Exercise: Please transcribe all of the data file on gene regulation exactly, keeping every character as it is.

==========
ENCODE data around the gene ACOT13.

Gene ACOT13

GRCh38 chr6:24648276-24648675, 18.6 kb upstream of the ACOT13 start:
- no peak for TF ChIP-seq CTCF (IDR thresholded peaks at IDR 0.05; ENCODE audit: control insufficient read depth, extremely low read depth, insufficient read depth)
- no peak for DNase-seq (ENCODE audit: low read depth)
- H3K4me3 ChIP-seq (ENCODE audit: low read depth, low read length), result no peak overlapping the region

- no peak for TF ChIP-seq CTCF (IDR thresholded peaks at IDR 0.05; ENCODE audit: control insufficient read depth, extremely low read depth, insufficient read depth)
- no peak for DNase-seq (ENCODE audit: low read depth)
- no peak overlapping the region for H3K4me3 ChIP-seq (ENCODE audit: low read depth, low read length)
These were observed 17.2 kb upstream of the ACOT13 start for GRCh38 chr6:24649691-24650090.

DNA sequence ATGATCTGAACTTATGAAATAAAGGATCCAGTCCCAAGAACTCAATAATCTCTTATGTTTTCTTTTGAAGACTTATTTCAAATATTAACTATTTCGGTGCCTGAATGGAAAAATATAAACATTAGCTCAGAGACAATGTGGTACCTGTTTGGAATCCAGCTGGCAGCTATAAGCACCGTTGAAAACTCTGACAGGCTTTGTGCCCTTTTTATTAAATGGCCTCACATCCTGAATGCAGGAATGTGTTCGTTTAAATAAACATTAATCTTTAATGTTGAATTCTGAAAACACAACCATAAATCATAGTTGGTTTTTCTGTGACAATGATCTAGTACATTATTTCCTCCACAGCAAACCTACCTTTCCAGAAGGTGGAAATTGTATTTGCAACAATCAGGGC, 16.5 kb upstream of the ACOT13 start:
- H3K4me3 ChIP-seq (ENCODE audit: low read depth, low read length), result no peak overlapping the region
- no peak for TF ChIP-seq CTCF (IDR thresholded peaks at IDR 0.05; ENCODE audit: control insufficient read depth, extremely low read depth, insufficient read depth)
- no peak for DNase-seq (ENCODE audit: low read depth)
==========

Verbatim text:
ENCODE data around the gene ACOT13.

Gene ACOT13

GRCh38 chr6:24648276-24648675, 18.6 kb upstream of the ACOT13 start:
- no peak for TF ChIP-seq CTCF (IDR thresholded peaks at IDR 0.05; ENCODE audit: control insufficient read depth, extremely low read depth, insufficient read depth)
- no peak for DNase-seq (ENCODE audit: low read depth)
- H3K4me3 ChIP-seq (ENCODE audit: low read depth, low read length), result no peak overlapping the region

- no peak for TF ChIP-seq CTCF (IDR thresholded peaks at IDR 0.05; ENCODE audit: control insufficient read depth, extremely low read depth, insufficient read depth)
- no peak for DNase-seq (ENCODE audit: low read depth)
- no peak overlapping the region for H3K4me3 ChIP-seq (ENCODE audit: low read depth, low read length)
These were observed 17.2 kb upstream of the ACOT13 start for GRCh38 chr6:24649691-24650090.

DNA sequence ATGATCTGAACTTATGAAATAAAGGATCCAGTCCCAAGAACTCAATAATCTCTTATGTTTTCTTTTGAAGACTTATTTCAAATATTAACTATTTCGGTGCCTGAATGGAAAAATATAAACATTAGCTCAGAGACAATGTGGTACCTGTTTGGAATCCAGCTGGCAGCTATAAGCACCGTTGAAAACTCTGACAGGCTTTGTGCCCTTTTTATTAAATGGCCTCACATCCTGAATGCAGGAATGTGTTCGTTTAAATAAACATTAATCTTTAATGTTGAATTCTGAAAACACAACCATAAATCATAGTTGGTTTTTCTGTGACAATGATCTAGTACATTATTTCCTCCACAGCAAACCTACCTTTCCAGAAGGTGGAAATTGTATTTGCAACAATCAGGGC, 16.5 kb upstream of the ACOT13 start:
- H3K4me3 ChIP-seq (ENCODE audit: low read depth, low read length), result no peak overlapping the region
- no peak for TF ChIP-seq CTCF (IDR thresholded peaks at IDR 0.05; ENCODE audit: control insufficient read depth, extremely low read depth, insufficient read depth)
- no peak for DNase-seq (ENCODE audit: low read depth)